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Supposedly vs. Supposably


[uh-muhng] /əˈmʌŋ/
in, into, or through the midst of; in association or connection with; surrounded by:
He was among friends.
in the midst of, so as to influence:
missionary work among the local people.
with a share for each of:
Divide the cigars among you.
in the number, class, or group of; of or out of:
That is among the things we must do.
by all or with the whole of; by most or with many of:
popular among the people.
by the joint or reciprocal action of:
Settle it among yourselves.
each with the other; mutually:
They quarreled among themselves.
familiar to or characteristic of:
a proverb among the Spanish.
Origin of among
before 1000; Middle English; Old English amang, onmang for on gemang, on gemonge (dative of gemong crowd, akin to mengan to mix) in (the) group (of); akin to mingle
Can be confused
amid, among, between (see synonym study at the current entry; see usage note at between)
Among and between suggest a relationship that is not necessarily physical: among the crowd; between two pillars; They don't have much sense among them. Between you and me, I don't like any of them. Amid, a more literary word, implies being in the middle of a place or surrounded by something: to stand amid ruins.
Usage note
See between. Unabridged
Based on the Random House Dictionary, © Random House, Inc. 2015.
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Examples from the Web for among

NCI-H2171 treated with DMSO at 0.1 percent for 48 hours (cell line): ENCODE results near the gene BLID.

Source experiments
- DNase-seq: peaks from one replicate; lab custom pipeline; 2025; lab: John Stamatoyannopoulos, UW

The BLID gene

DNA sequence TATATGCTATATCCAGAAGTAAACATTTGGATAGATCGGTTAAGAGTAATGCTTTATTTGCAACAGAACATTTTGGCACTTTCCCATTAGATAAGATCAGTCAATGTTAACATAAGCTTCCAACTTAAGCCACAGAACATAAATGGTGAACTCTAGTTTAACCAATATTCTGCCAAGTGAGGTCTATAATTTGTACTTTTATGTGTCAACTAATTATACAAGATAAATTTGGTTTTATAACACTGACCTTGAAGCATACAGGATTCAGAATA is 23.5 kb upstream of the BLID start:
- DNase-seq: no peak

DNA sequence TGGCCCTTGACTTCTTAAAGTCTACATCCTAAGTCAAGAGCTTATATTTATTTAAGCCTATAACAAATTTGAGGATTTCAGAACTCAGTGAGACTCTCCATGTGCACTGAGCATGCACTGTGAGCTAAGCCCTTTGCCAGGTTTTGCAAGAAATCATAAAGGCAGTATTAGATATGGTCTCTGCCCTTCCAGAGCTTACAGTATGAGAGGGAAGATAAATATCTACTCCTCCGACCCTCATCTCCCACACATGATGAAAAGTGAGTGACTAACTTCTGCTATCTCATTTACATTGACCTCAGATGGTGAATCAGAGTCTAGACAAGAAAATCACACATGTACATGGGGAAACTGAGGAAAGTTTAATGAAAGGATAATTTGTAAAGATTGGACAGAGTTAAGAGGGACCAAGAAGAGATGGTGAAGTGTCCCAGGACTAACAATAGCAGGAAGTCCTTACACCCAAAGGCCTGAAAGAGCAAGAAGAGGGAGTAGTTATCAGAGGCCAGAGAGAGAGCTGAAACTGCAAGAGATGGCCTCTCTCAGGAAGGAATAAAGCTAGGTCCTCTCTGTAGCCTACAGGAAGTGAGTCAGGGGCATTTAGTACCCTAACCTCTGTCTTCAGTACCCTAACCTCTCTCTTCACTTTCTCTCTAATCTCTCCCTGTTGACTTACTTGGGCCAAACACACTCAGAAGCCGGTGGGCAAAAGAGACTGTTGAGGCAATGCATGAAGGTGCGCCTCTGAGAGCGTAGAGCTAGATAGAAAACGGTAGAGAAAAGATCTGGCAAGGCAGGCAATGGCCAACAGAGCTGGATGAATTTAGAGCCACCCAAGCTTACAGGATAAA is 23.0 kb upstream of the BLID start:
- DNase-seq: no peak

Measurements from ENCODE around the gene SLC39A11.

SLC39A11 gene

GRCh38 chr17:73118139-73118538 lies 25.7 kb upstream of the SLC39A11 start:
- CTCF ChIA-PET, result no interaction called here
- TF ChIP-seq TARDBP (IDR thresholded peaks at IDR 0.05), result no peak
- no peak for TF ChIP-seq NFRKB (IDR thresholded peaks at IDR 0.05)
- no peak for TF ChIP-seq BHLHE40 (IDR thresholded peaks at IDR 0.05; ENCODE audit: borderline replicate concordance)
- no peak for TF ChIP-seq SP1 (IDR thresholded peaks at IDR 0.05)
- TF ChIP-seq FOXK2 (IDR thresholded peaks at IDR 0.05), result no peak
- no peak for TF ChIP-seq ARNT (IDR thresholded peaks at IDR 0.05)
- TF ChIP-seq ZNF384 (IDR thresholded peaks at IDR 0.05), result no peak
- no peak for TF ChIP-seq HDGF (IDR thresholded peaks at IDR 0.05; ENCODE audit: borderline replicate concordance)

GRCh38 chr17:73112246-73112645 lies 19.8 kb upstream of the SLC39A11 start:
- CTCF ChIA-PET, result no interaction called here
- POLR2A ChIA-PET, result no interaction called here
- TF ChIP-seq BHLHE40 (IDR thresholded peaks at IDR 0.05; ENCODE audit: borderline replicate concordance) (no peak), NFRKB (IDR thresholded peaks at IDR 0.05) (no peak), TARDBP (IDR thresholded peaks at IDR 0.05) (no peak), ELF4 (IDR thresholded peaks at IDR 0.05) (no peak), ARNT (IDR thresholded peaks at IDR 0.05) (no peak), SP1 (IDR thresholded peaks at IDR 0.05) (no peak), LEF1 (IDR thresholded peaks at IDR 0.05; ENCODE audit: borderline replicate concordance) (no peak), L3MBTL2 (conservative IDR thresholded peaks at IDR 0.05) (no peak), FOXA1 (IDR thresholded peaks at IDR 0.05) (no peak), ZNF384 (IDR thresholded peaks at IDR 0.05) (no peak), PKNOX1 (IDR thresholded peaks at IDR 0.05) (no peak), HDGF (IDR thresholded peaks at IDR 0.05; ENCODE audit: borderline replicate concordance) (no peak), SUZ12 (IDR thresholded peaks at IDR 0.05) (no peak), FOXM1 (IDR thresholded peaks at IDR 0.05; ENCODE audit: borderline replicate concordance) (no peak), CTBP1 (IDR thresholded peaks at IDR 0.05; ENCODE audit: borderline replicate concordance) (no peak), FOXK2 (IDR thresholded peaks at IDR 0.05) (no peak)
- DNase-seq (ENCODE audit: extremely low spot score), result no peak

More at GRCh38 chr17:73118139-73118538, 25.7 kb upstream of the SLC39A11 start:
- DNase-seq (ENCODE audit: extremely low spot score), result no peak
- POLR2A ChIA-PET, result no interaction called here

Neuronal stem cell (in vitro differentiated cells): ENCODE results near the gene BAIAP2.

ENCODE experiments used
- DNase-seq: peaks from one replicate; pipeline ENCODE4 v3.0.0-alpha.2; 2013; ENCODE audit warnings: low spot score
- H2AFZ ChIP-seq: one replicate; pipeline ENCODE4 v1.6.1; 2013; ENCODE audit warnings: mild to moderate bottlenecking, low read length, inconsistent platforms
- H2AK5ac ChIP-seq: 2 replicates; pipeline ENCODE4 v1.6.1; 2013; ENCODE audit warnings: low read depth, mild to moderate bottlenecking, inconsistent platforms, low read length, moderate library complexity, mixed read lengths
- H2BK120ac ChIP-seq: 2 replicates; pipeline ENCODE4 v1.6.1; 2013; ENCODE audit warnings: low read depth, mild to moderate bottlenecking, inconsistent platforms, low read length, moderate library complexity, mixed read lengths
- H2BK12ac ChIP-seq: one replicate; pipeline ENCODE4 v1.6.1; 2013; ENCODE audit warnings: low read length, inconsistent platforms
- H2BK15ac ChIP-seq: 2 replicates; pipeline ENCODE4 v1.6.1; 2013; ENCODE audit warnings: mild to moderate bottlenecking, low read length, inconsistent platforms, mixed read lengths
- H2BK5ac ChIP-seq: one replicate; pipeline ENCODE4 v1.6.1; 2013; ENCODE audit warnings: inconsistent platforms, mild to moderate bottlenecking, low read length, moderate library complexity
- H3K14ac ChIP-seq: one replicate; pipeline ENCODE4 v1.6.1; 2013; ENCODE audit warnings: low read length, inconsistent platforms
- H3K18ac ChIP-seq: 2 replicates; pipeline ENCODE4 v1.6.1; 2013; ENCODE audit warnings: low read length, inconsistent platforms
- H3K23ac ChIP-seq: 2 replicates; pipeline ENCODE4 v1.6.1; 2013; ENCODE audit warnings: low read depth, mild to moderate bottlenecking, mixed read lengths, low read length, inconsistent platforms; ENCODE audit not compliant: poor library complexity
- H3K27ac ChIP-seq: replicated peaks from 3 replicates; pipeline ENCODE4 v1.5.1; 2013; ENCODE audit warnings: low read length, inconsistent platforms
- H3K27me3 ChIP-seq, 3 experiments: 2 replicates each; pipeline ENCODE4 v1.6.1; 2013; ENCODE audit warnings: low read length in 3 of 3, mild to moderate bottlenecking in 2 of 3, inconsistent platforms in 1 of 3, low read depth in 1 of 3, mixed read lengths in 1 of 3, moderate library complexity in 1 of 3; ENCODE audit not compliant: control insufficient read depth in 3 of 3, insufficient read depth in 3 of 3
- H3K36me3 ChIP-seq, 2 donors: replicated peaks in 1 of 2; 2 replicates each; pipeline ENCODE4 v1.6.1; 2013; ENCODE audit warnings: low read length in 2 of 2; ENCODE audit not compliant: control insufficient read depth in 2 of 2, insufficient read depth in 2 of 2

Contemporary Examples
Historical Examples
  • You may be almost the first girl to apply, or you may be among the latest, but not the too latest.

  • Who among you ever received an injury from that kind old man?

    Philothea Lydia Maria Child
  • It can call its preachers from among the fishermen, and raise them to power.

    My Bondage and My Freedom Frederick Douglass
  • But among the veteran speculators the feeling was conservative.

    The Spenders Harry Leon Wilson
  • She was in a strange house, not in the Square or among her relatives.

    A Poor Man's House Stephen Sydney Reynolds
British Dictionary definitions for among


in the midst of: he lived among the Indians
to each of: divide the reward among yourselves
in the group, class, or number of: ranked among the greatest writers
taken out of (a group): he is only one among many
with one another within a group; by the joint action of: a lot of gossip among the women employees, decide it among yourselves
Word Origin
Old English amang, contracted from on gemang in the group of, from on + gemang crowd; see mingle, mongrel
Collins English Dictionary - Complete & Unabridged 2012 Digital Edition
© William Collins Sons & Co. Ltd. 1979, 1986 © HarperCollins
Publishers 1998, 2000, 2003, 2005, 2006, 2007, 2009, 2012
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Word Origin and History for among

early 12c., from Old English onmang, from phrase on gemang "in a crowd," from gemengan "to mingle" (see mingle). Collective prefix ge- dropped 12c. leaving onmong, amang, among. Cf. Old Saxon angimang "among, amid;" Old Frisian mong "among."

Online Etymology Dictionary, © 2010 Douglas Harper
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